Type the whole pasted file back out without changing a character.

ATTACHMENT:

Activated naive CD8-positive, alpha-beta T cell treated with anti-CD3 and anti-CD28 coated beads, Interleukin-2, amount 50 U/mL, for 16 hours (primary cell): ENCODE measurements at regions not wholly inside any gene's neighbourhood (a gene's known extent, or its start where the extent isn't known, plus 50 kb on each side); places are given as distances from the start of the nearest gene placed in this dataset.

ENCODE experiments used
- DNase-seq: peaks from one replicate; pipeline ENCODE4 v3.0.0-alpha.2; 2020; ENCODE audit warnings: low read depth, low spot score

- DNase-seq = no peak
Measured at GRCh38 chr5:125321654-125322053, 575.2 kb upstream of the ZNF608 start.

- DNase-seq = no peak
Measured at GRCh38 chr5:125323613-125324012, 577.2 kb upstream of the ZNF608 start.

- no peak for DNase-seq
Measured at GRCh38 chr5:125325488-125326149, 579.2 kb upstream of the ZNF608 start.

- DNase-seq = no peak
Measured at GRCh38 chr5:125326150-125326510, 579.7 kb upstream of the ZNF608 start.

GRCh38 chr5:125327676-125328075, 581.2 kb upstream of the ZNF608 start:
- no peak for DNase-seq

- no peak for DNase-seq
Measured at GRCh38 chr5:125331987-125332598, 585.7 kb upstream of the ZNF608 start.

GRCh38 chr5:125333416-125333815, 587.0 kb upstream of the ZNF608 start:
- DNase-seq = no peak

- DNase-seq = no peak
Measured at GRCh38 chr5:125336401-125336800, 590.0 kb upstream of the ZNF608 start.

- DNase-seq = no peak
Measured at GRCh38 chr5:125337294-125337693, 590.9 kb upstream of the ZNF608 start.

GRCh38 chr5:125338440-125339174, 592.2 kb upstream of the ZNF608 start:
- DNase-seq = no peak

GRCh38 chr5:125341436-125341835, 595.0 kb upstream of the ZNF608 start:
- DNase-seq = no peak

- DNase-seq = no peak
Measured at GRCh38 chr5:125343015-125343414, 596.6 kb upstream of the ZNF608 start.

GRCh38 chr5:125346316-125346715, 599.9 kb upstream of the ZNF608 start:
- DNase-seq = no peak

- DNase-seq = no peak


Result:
Activated naive CD8-positive, alpha-beta T cell treated with anti-CD3 and anti-CD28 coated beads, Interleukin-2, amount 50 U/mL, for 16 hours (primary cell): ENCODE measurements at regions not wholly inside any gene's neighbourhood (a gene's known extent, or its start where the extent isn't known, plus 50 kb on each side); places are given as distances from the start of the nearest gene placed in this dataset.

ENCODE experiments used
- DNase-seq: peaks from one replicate; pipeline ENCODE4 v3.0.0-alpha.2; 2020; ENCODE audit warnings: low read depth, low spot score

- DNase-seq = no peak
Measured at GRCh38 chr5:125321654-125322053, 575.2 kb upstream of the ZNF608 start.

- DNase-seq = no peak
Measured at GRCh38 chr5:125323613-125324012, 577.2 kb upstream of the ZNF608 start.

- no peak for DNase-seq
Measured at GRCh38 chr5:125325488-125326149, 579.2 kb upstream of the ZNF608 start.

- DNase-seq = no peak
Measured at GRCh38 chr5:125326150-125326510, 579.7 kb upstream of the ZNF608 start.

GRCh38 chr5:125327676-125328075, 581.2 kb upstream of the ZNF608 start:
- no peak for DNase-seq

- no peak for DNase-seq
Measured at GRCh38 chr5:125331987-125332598, 585.7 kb upstream of the ZNF608 start.

GRCh38 chr5:125333416-125333815, 587.0 kb upstream of the ZNF608 start:
- DNase-seq = no peak

- DNase-seq = no peak
Measured at GRCh38 chr5:125336401-125336800, 590.0 kb upstream of the ZNF608 start.

- DNase-seq = no peak
Measured at GRCh38 chr5:125337294-125337693, 590.9 kb upstream of the ZNF608 start.

GRCh38 chr5:125338440-125339174, 592.2 kb upstream of the ZNF608 start:
- DNase-seq = no peak

GRCh38 chr5:125341436-125341835, 595.0 kb upstream of the ZNF608 start:
- DNase-seq = no peak

- DNase-seq = no peak
Measured at GRCh38 chr5:125343015-125343414, 596.6 kb upstream of the ZNF608 start.

GRCh38 chr5:125346316-125346715, 599.9 kb upstream of the ZNF608 start:
- DNase-seq = no peak

- DNase-seq = no peak